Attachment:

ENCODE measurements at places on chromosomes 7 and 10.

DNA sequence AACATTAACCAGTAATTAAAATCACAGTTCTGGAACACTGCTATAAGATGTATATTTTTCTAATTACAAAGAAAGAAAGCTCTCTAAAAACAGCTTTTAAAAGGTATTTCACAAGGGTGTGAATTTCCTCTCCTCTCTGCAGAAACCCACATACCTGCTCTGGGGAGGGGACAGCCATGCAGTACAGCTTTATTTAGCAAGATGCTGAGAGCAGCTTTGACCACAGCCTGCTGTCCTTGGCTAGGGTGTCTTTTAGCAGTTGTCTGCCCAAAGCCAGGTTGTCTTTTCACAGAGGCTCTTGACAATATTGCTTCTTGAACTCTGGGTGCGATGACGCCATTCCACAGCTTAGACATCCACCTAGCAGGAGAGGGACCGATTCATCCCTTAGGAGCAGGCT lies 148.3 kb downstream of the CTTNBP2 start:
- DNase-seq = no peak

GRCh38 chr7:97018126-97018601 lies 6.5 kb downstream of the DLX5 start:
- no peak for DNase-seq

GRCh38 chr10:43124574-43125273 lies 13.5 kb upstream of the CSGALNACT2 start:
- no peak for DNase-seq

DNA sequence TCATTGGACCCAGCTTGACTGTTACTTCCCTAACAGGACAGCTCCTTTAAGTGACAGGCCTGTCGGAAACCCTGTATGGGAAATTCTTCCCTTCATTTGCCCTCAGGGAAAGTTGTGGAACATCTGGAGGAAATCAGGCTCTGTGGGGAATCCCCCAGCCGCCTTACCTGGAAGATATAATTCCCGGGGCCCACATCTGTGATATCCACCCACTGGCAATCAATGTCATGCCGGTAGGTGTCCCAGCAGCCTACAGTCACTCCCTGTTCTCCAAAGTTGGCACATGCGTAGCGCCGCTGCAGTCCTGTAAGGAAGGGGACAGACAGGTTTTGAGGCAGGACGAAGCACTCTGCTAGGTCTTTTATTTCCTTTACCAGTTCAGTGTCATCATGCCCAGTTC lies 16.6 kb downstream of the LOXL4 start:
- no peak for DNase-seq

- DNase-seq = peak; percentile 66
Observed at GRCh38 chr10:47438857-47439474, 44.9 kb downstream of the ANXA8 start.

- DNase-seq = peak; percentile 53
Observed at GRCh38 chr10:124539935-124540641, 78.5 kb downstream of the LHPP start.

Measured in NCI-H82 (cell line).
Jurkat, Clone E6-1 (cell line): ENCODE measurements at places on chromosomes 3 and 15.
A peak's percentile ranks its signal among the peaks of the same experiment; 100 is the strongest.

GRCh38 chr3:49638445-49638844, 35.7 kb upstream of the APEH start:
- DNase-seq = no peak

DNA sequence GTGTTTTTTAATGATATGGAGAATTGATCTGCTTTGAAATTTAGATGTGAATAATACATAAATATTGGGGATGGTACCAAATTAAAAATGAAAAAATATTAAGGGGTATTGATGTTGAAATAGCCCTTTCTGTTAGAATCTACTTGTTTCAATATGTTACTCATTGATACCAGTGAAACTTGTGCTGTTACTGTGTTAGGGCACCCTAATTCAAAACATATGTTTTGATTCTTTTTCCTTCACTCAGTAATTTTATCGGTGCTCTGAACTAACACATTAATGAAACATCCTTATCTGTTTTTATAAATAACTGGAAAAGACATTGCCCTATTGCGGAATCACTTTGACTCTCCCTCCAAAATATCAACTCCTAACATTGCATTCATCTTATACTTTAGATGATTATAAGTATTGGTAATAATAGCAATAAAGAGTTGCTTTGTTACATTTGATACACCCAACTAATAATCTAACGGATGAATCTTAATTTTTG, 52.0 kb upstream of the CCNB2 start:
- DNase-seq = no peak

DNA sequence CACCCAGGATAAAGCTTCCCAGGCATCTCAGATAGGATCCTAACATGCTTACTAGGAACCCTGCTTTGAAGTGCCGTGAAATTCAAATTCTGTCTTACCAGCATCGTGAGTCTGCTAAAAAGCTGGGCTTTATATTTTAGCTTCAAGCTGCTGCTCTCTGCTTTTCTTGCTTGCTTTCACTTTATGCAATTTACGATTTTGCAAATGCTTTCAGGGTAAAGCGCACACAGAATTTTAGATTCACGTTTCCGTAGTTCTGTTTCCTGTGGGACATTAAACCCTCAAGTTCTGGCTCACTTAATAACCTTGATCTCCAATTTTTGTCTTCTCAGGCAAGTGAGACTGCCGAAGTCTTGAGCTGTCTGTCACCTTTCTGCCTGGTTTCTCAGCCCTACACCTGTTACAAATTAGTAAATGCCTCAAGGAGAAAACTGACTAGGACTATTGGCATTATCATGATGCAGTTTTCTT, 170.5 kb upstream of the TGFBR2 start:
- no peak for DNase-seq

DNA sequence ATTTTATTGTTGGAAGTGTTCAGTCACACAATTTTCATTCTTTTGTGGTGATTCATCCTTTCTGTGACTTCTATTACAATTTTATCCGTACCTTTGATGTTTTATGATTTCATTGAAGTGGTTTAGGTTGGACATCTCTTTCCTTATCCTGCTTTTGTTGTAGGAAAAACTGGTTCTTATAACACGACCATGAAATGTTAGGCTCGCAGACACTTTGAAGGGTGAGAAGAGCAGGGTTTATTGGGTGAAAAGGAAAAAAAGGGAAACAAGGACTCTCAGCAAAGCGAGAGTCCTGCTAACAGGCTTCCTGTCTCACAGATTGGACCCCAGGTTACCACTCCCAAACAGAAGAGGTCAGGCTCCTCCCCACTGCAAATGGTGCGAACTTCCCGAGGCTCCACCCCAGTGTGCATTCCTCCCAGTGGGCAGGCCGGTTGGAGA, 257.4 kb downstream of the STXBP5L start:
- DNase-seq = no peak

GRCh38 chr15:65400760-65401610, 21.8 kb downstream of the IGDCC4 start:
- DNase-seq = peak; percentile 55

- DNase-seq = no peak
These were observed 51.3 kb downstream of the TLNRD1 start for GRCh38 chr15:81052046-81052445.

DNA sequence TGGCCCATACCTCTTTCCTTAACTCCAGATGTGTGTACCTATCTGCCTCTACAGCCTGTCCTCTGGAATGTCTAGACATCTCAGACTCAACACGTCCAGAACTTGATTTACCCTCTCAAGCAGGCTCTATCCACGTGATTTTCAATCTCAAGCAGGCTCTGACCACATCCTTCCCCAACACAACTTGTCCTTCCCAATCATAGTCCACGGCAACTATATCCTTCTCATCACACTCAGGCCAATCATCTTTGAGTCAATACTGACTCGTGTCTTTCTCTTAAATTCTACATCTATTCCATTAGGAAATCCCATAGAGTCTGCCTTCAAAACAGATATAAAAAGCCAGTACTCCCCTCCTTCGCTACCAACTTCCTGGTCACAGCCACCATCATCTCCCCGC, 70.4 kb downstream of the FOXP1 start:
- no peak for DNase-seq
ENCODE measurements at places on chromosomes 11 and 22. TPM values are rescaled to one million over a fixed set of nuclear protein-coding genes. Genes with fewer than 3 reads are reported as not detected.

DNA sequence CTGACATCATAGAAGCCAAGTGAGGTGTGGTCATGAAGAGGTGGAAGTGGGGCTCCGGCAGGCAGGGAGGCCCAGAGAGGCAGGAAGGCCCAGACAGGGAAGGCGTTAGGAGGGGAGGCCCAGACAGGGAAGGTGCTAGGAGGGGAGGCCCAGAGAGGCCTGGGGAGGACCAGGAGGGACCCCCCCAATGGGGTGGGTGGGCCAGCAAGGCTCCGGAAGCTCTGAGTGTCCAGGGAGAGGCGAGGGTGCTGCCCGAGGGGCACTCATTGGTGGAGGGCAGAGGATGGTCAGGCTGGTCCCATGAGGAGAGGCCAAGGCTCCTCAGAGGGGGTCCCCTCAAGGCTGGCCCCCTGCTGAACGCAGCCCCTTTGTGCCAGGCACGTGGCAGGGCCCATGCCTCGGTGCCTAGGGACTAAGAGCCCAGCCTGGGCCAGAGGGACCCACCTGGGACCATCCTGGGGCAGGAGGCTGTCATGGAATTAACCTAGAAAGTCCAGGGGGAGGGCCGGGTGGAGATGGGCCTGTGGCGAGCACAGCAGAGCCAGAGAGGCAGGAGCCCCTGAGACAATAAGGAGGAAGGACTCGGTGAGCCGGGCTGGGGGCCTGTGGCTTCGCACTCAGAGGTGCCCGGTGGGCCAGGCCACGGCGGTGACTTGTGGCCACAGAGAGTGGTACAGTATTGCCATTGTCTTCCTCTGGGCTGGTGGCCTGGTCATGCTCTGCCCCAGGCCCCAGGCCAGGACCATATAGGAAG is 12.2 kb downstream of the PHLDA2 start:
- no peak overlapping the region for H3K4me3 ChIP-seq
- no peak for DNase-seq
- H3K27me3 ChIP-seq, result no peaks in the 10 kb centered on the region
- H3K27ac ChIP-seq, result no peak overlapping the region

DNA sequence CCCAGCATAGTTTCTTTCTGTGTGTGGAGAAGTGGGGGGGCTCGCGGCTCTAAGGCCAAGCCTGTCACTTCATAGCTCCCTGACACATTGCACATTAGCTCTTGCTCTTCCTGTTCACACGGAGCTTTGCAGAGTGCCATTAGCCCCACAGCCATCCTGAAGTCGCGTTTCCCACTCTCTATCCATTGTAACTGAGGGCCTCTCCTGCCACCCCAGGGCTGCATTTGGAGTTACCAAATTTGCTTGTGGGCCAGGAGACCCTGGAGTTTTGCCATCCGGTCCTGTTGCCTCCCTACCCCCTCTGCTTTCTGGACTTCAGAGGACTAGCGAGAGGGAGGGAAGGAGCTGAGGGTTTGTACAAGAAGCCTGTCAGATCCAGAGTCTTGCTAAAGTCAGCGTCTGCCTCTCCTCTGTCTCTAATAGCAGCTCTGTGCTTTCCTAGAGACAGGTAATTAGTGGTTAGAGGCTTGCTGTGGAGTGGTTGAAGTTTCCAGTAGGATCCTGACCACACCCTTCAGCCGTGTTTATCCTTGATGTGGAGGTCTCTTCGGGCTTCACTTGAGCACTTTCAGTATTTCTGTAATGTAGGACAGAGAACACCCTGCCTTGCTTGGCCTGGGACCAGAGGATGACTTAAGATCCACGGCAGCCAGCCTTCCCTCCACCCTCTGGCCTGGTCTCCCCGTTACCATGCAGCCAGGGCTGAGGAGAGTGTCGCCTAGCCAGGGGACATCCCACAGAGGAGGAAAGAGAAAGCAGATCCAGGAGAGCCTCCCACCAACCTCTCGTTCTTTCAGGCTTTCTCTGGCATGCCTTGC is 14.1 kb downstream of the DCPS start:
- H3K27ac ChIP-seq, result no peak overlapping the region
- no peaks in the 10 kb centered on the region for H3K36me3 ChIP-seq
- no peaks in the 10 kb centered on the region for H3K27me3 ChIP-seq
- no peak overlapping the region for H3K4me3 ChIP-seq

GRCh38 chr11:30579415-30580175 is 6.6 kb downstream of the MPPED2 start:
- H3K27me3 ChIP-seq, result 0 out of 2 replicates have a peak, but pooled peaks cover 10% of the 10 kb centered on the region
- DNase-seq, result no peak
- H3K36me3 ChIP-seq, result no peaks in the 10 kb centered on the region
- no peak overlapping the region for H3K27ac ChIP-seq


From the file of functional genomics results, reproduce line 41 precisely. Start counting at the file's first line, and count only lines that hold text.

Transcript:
- no peak overlapping the region for H3K4me3 ChIP-seq